Fats contain more energy than carbohydrates because they need more oxygen for each carbon atom, which in turn produces more energy. This arises because there are more electrons surrounding each carbon atom in fat. While fat has a negative reputation, it is an important component of each person's diet, and intake should vary according to individual lifestyles.
Carbon atoms in fatty acids have an oxidation state of -2 to -3, whereas carbohydrates have oxidation states of +1 to -1. Because of this, there are more electrons surrounding each one. The electrons in carbon have a low affinity, so when oxygen, which has a high affinity, is nearby, the electrons migrate to it and release energy in the process.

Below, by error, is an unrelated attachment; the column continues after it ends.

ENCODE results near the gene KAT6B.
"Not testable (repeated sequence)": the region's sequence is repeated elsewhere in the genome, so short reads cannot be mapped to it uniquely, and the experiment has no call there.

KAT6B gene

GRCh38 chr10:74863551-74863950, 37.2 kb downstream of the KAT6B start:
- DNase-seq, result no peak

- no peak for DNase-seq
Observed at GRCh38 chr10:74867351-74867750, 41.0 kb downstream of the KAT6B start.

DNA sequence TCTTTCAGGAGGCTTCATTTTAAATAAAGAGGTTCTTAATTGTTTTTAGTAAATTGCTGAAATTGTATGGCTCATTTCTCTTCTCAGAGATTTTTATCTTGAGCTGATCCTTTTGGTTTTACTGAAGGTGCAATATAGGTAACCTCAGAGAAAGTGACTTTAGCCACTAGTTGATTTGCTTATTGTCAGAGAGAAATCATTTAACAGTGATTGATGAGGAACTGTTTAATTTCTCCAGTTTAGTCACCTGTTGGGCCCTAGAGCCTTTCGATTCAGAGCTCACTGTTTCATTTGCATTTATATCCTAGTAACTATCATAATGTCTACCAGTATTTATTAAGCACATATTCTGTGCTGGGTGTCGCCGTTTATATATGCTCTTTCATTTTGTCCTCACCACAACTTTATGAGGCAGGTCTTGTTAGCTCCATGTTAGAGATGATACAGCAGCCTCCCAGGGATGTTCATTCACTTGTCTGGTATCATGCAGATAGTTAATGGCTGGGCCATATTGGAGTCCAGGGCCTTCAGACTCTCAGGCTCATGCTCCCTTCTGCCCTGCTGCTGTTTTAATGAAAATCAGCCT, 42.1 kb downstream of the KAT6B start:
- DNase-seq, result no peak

Although the body mainly uses carbohydrates for energy, fat is an important part of everyone's diet. When someone engages in a workout that lasts for more than an hour, the body relies on fat to fuel itself. In addition, it allows the body to absorb fat soluble vitamins like K, E, D and A, and it acts as an insulator when temperatures drop.
Most people should consume more than 35 percent of their calories from fat. However, athletes need 55 to 60 percent of calories. This is especially true for endurance athletes who engage in long workouts, as their bodies utilize fat more than those who workout in short bursts or not at all.